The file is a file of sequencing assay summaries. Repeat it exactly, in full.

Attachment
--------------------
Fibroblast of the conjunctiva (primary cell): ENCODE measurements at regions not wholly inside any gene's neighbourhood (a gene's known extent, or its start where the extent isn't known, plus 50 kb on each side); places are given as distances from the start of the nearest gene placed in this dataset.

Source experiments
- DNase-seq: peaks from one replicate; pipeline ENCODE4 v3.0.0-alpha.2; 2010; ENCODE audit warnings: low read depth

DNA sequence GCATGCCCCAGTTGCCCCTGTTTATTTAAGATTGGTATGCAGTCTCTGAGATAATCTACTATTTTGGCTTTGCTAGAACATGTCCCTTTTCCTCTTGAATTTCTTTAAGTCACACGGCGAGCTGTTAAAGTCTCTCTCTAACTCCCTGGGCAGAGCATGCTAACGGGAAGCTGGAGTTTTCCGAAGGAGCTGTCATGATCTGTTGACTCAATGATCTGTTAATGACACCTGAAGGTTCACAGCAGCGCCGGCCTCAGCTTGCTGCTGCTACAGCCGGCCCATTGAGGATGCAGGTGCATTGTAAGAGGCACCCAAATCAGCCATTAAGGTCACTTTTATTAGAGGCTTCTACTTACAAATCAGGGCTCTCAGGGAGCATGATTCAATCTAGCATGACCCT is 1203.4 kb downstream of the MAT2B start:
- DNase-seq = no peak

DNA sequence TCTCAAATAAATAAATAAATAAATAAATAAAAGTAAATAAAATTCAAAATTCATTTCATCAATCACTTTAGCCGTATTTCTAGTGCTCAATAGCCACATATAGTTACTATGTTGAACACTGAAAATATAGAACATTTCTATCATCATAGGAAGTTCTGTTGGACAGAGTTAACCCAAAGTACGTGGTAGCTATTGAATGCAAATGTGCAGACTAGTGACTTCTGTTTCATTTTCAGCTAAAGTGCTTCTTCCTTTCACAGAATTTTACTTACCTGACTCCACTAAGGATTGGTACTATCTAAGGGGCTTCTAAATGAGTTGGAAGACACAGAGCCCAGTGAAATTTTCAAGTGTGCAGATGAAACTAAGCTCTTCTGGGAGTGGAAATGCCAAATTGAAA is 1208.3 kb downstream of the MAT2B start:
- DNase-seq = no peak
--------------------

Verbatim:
Fibroblast of the conjunctiva (primary cell): ENCODE measurements at regions not wholly inside any gene's neighbourhood (a gene's known extent, or its start where the extent isn't known, plus 50 kb on each side); places are given as distances from the start of the nearest gene placed in this dataset.

Source experiments
- DNase-seq: peaks from one replicate; pipeline ENCODE4 v3.0.0-alpha.2; 2010; ENCODE audit warnings: low read depth

DNA sequence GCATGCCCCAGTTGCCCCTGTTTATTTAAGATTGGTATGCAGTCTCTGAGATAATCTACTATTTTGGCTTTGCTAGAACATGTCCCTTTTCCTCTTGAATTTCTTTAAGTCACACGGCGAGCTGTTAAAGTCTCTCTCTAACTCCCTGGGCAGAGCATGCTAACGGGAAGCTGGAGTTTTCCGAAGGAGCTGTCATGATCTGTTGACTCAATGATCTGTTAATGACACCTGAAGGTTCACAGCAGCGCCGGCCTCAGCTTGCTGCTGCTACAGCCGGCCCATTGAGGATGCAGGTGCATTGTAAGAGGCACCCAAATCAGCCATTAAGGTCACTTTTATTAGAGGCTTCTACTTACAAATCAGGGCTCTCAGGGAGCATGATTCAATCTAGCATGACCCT is 1203.4 kb downstream of the MAT2B start:
- DNase-seq = no peak

DNA sequence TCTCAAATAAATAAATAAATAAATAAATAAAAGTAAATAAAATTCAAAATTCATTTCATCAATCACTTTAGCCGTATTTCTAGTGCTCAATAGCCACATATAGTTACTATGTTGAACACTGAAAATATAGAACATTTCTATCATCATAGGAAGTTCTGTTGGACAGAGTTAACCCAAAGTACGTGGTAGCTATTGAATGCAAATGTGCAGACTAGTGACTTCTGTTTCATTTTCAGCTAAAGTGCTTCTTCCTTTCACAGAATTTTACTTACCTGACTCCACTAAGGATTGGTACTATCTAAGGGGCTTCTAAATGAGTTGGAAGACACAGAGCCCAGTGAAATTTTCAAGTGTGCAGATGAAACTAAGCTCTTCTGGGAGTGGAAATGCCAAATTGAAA is 1208.3 kb downstream of the MAT2B start:
- DNase-seq = no peak